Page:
My name is Iris. I am a non-binary, transracially adopted, Chinese asexual and I am sure that many of my experiences are not unique. If you’re a person of colour questioning your gender identity or your sexuality, or both, and you feel like there are identities that you can’t claim because of your race or ethnic background, then I want you to know that you have every bit as much of a right to those identities as any white person. You can take every narrative that marks whiteness, sexual desire, and cisgender identity as prerequisites for happiness and shatter it. We are a body politic, for our bodies are political. Everything we do is an act of resistance. For that resistance to be effective we must make an effort to understand one another and respect intersectional lived experiences. Only then can we work in solidarity with one another to achieve equality through equity.
There was a unanimous interest in annotations and commentary, so here you go. If I were to do the speech again, of course I'd do it quite differently. It never hurts to look back on your work with a critical eye and identify its shortcomings. It reflects my knowledge and its limitations at the time and I'm pleased that I've learned more since then.
"When I search for pictures of non-binary people on the Internet, the majority of images that come up are of slender white people with short dyed hair."
It's ironic that I complained about the aesthetic standards for gender non-conforming people because I now meet most of the criteria for those standards. I don't think it's hypocritical because these norms are pervasive and institutional, but it is noteworthy. People are more likely to accept my gender because I look like their expectations for nonbinary people.
That's another dimension of access to white privilege; people will choose to overlook my skin tone in favour of my aesthetic choices and British accent. Even if it comes at the cost of erasure, the result is that I benefit from oppression.
"My experience of transracial adoption — yes, “transracial” is a real thing, and it refers to situations like mine, wherein my adoptive family is of a different race to me — means that I have an advantage."
At the time of giving my speech, everyone was talking about the Rachel Dolezal scandal, the white woman who claims to be Black. She used the term "transracial" in her argument, which mislead a lot of people into believing that transracial was the same as "transgender" but for race. In their haste to condemn Dolezal, critics dismissed the term as though it were complete nonsense, an invention to uphold white supremacy.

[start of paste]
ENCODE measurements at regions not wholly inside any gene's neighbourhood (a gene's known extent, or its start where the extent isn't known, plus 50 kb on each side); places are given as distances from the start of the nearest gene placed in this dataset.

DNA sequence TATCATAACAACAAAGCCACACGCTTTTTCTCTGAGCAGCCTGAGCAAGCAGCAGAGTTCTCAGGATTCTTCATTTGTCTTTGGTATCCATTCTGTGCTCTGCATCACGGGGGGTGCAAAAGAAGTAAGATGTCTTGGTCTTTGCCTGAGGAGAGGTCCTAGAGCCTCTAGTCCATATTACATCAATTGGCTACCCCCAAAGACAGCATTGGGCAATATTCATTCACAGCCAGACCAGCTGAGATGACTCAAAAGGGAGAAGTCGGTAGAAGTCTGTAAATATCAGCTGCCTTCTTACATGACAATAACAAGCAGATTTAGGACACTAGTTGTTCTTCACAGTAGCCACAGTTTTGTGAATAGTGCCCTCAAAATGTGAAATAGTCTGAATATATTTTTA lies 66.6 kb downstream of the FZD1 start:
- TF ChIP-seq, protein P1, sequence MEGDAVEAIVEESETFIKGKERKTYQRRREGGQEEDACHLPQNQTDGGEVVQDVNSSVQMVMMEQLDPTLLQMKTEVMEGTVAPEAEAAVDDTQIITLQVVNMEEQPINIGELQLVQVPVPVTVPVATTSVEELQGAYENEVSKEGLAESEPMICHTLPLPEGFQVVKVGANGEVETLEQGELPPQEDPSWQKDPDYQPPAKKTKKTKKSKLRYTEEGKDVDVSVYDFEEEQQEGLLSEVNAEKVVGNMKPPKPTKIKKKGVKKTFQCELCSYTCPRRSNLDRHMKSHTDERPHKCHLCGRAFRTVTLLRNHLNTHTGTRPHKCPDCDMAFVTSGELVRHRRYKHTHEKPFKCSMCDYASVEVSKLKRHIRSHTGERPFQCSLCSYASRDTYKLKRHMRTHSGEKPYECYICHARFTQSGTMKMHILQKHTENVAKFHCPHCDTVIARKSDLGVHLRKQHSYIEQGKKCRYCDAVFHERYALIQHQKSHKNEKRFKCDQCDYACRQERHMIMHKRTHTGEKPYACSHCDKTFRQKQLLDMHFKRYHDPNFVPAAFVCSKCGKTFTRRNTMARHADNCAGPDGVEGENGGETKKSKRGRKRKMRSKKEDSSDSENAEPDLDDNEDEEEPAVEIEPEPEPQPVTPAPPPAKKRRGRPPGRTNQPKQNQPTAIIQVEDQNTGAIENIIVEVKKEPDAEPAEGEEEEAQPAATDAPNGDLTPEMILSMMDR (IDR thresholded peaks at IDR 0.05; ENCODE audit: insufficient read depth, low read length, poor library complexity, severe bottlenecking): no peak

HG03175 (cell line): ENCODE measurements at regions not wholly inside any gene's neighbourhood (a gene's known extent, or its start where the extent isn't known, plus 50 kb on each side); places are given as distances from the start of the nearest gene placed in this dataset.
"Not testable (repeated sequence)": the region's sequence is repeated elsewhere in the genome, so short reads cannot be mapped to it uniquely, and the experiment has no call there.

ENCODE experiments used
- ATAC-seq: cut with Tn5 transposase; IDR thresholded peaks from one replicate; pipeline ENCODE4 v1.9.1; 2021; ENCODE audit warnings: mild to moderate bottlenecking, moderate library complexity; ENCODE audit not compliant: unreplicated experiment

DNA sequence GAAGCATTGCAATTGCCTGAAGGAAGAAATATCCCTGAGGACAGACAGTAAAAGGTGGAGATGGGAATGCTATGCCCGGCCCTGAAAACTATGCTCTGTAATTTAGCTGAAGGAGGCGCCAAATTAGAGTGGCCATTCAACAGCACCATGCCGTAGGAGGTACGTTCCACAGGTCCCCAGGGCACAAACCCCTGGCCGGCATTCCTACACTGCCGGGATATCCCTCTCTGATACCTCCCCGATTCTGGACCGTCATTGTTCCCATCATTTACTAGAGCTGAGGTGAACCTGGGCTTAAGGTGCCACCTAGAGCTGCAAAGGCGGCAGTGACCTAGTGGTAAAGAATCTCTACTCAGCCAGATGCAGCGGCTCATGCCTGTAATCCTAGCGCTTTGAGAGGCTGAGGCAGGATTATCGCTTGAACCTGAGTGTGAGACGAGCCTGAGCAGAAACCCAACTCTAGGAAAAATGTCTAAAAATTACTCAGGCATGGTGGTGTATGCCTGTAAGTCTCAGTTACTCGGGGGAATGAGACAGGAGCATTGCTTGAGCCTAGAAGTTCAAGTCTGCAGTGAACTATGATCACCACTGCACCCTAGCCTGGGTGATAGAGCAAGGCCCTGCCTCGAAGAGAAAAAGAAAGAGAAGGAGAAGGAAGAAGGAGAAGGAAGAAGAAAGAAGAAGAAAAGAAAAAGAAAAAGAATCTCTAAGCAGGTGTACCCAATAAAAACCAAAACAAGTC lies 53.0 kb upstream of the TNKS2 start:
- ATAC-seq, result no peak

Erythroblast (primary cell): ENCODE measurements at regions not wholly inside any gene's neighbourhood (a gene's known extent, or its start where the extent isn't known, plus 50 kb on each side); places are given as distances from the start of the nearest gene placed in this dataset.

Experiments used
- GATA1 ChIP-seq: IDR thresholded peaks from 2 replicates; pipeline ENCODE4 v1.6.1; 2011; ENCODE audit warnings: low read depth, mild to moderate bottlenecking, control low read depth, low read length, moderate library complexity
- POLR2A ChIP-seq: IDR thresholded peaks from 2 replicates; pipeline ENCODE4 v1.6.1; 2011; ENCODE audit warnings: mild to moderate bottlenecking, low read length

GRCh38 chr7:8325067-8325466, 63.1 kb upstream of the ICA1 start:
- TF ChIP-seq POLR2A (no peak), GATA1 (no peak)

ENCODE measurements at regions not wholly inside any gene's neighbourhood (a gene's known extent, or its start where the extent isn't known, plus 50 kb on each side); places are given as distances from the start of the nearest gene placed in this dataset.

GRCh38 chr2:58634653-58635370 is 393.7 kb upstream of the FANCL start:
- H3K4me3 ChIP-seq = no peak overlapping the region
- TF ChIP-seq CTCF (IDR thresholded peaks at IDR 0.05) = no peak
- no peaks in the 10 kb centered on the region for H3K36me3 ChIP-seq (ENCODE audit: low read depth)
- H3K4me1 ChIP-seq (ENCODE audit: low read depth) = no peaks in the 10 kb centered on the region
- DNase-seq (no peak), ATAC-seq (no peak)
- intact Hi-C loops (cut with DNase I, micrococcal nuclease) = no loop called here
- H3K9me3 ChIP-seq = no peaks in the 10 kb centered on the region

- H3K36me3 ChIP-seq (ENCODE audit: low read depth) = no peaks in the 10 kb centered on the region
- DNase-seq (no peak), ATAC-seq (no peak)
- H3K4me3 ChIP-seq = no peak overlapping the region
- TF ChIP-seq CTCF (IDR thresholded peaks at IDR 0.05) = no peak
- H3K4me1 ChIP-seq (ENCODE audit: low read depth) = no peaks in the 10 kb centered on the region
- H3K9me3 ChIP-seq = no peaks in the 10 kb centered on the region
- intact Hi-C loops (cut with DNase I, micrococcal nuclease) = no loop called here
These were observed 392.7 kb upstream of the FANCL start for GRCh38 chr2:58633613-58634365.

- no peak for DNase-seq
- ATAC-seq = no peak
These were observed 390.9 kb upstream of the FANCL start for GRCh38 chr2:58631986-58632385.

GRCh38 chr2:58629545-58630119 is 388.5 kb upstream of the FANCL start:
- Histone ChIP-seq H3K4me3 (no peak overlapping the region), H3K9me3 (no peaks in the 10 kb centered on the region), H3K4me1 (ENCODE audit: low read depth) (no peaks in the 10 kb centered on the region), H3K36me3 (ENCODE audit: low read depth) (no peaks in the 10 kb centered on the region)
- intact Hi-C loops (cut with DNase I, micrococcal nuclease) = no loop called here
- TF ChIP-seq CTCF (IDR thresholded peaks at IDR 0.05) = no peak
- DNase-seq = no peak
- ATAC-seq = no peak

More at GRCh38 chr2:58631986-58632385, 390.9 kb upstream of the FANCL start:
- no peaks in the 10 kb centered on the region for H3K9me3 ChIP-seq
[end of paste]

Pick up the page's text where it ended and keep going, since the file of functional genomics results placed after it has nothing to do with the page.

This misapplication of the term upset me, especially when I saw social justice advocates and people who ought to know better write it off immediately. Also, a person is not "transracial" — they are a transracial adoptee or they are transracially adopted.
For clarification, the fact that I am transracially adopted isn't an advantage, but the fact that I was transracially adopted into a white family and lived in the UK for 18 years is.
"I’m still not hugely comfortable with the idea of passing, as it denotes that you have to conform to certain standards and criteria in order to be passable, to be acceptable..."
I phrased this point poorly. I meant to say that "passing"suggests that people of colour are always striving towards the standards set by whiteness, when in fact "passing" is the result of perception on someone else's part. Nowadays, I prefer to discuss this issue using "perception,"because it allows for a more nuanced conversation about racialization. To me, "to racialize" is a verb and it is something that someone does to you. It's about how someone else views your race and/or ethnicity and their treatment of you based on it.
Me at the 2017 Trans March. Photo via Al Donato.
"Since I’m often treated as female, this hypersexualisation through desexualisation prevents me from claiming asexuality on my own terms because my asexuality is assumed..."
I went over this very quickly. I mean that the submissiveness of East Asian women is a common Western fetish and that deprives me of the ability to identify as asexual on my own terms since it's already assumed of me. It is further complicated by the fact that the desexualization itself is the basis of hypersexualization — the idea that I don't have any agency or sexuality of my own and that I exist only to fulfil (white) men's sexual fantasies.
"If you’re a person of colour questioning your gender identity or your sexuality, or both, and you feel like there are identities that you can’t claim because of your race or ethnic background, then I want you to know that you have every bit as much of a right to those identities as any white person."
I stand by the point that I made, that the overrepresentation of whiteness creates barriers for people of colour who are looking for more information on sexual and gender identities and considering whether they want to claim them. But I could taken a different angle and said that nonbinary genders have always existed and that the whitewashing of them was is the fault of colonialism. If I had known more more about nonbinary genders in other cultures, I would have emphasized that outright rejecting "white" orientations is a valid option. It would have fit well in the part where I discuss having access to colonial privilege.
"For that resistance to be effective we must make an effort to understand one another and respect intersectional lived experiences. Only then can we work in solidarity with one another to achieve equality through equity."
I apologize for all the buzzwords and the somewhat preachy tone! I don't use words like "intersectionality" or "equity" as frequently as I used to and I wish that weren't the case. Because they're not really buzzwords, they're necessary terms for anti-oppression work. I've mentioned intersectionality in conversation and had one too many people roll their eyes at me and call me a raging SJW. I don't mind being called that — it's not an insult in the slightest, but it does mean that I won't be listened to or have my argument considered or respected.
Overall, my speech reflects my knowledge and its limitations at the time. And that's all right. It was also incredibly difficult to read aloud and I ought to have made my sentences and paragraphs shorter. I'd like to think that my writing has improved but we'll see. For now, I'm happy that what I said, even in as muddled a fashion as I did, touched people. Thank you for having me, community.